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How to mount NFS share on Mac OS X

To mount NFS in our OS X the first thing we need is know where is the server and where is the directory, to do that we can use the command showmount:

showmount -e server-name-or-ip  

Example:

leprosys@daenerys ~ % showmount -e merlin.lan  
Exports list on merlin.lan:  
/tmp/mnt/HD1

Note: merlin.lan is my router name with NFS.

Mount NFS share on Mac OS X:

The first step is to create a mount point, in this case, we will use /private/nfs:

sudo mkdir /private/nfs  

Now we can mount the NFS share in the path create previously:

sudo mount -t nfs merlin.lan:/tmp/mnt/HD1 /private/nfs  

You also can use the IP instead of the hostname, for example:

sudo mount -t nfs 192.168.1.1:/tmp/mnt/HD1 /private/nfs  

If you see an error similar to this one:

192.168.1.1:/tmp/mnt/HD1 Operation not permitted  

You can try mount the NFS share with this option -o resvport:

sudo mount -t nfs -o resvport 192.168.1.1:/tmp/mnt/HD1 /private/nfs  
man 8 mount_nfs

resvport  
    Use a reserved socket port number.  This is useful for mounting servers that require clients
    to use a reserved port number on the mistaken belief that this makes NFS more secure. (For
    the rare case where the client has a trusted root account but untrustworthy users and the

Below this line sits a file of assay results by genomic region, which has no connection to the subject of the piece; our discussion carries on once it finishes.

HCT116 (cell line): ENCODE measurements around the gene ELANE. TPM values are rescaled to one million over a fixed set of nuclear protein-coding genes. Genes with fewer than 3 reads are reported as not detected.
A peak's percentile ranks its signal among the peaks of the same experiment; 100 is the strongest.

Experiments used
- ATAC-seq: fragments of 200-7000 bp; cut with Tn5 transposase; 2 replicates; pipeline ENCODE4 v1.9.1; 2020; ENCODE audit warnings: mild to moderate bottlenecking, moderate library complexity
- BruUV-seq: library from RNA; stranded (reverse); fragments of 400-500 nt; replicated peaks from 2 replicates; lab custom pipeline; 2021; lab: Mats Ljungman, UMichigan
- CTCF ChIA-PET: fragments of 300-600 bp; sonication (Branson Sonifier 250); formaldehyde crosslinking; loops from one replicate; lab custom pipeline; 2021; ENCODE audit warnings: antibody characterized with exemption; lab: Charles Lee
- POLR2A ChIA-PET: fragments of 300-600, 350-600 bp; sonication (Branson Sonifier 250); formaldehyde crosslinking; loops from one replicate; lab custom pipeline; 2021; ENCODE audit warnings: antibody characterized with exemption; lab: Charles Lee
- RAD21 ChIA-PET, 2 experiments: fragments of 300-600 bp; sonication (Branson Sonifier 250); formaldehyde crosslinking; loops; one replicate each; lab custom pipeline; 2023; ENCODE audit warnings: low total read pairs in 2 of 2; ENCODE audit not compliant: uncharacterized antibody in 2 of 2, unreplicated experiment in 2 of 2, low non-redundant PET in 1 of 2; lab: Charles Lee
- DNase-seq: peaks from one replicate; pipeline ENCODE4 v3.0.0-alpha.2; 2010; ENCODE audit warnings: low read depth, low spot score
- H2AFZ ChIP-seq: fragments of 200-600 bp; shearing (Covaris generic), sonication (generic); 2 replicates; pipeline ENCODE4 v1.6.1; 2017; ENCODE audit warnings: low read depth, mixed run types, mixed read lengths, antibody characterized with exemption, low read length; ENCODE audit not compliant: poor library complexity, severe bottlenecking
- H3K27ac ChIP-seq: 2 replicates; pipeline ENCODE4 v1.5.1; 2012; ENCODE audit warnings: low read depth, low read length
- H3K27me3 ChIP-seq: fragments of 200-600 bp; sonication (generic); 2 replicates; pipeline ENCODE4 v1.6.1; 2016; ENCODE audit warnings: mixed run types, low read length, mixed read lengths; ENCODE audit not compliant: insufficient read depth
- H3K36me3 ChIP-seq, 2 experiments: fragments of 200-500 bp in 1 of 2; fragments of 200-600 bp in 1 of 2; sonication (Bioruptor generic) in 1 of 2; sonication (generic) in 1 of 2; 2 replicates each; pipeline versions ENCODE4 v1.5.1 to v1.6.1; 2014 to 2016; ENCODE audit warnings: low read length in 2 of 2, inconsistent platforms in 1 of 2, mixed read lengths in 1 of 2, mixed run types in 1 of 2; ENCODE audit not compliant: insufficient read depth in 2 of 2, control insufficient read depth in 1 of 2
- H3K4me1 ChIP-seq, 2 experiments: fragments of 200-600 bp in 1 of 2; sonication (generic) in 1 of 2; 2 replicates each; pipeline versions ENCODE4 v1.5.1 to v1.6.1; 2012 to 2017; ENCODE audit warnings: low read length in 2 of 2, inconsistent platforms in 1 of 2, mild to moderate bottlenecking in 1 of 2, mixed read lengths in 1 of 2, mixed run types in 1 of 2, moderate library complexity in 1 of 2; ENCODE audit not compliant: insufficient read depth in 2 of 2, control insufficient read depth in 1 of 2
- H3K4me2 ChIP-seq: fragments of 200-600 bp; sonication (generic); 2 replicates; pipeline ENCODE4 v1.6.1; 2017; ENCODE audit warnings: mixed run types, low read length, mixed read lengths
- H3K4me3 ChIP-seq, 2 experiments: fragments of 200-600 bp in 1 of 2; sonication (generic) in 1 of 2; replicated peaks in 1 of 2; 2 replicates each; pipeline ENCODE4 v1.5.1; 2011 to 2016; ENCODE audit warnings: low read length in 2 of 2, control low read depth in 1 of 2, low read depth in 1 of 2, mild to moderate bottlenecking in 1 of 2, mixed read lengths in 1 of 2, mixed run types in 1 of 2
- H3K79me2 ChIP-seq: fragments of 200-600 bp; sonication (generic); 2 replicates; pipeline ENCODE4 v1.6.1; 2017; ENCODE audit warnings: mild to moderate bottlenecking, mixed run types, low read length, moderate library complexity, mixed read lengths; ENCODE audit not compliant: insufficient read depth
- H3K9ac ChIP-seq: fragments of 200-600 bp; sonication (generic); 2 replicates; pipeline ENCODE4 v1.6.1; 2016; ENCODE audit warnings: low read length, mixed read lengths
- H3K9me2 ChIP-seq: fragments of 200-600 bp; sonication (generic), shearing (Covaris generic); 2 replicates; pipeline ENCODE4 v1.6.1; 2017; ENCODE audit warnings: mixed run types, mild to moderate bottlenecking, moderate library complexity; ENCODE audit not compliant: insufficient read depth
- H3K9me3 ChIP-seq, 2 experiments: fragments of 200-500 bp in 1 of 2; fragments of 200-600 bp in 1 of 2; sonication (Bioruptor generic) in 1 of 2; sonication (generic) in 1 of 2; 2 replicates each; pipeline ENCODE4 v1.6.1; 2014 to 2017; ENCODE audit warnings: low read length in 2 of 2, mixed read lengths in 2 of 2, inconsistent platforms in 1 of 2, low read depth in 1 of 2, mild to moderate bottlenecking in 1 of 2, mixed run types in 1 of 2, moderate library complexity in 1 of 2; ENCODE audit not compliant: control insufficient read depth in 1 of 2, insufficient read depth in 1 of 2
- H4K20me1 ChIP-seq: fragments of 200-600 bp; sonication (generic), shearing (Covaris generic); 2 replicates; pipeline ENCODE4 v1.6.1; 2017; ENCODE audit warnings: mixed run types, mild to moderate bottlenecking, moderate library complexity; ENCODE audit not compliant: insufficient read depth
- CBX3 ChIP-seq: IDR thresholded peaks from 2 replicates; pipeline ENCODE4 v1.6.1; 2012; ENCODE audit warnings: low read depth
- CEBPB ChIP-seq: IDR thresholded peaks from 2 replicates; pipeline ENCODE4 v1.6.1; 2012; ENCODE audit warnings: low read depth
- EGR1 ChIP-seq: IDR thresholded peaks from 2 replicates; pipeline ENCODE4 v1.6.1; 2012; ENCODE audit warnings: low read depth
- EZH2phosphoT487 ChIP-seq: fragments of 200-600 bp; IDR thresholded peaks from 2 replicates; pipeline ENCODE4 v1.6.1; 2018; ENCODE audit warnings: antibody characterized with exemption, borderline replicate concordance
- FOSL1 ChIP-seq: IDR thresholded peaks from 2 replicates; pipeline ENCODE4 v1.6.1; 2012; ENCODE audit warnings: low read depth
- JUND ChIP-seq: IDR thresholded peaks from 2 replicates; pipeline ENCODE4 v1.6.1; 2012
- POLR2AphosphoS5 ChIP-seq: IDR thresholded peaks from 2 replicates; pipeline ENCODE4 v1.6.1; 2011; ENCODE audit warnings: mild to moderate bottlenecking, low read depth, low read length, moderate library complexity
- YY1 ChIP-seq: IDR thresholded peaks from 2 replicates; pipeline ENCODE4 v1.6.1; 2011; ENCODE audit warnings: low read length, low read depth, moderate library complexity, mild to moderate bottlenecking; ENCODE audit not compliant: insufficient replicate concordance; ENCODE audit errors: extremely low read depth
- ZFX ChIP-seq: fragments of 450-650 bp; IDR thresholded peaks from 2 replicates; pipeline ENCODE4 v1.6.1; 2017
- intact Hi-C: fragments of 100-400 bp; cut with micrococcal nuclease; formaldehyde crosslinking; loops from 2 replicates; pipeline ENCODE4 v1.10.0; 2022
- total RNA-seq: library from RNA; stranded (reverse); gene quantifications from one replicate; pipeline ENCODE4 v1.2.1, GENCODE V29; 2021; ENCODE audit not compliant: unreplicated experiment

network cables are in secure areas this does help, but for normal desktop clients this does
    not apply.)

Another useful option is to write on the NFS share rw and not only read the files:

sudo mount -t nfs -o resvport,rw 192.168.3.1:/mp3 /private/nfs  

Very that is working

mount  
ls -l /private/nfs  

Automount NFS share

Edit the file /etc/auto_master and add to the end of the file /- auto_nfs -nobrowse,nosuid:

#
# Automounter master map
#
+auto_master        # Use directory service
/net             -hosts         -nobrowse,hidefromfinder,nosuid
/home            auto_home      -nobrowse,hidefromfinder
/Network/Servers -fstab
/-               -static
/-               auto_nfs       -nobrowse,nosuid

Now we have to create a file on /etc/auto_nfs:

/private/nfs   -fstype=nfs,noowners,nolockd,resvport,hard,bg,intr,rw,tcp,nfc nfs://192.168.1.1:/tmp/mnt/HD1

Is possible use /Volumes as a mount point, we only need to create the directory this way:

/../Volumes/HD1   -fstype=nfs,noowners,nolockd,resvport,hard,bg,intr,rw,tcp,nfc nfs://192.168.1.1:/mnt/HD1

Note: the /../ before Volumes is because the system deletes everything inside /Volumes every time the system start.

Execute this command to apply the updates:

sudo automount -cv  

Extras

One thing that is annoying are the hidden files generated by OS X .DS_Store to prevent the creation of this files is possible to disable for all network devices and for one user with this command:

defaults write com.apple.desktopservices DSDontWriteNetworkStores true  

To disable for all users:

sudo defaults write /System/Library/User\ Template/English.lproj/Library/Preferences/com.apple.desktopservices DSDontWriteNetworkStores true  

And if we want delete the files already generated:

find . -iname '.DS_Store' -exec rm -rf {} \;  
dot_clean .  

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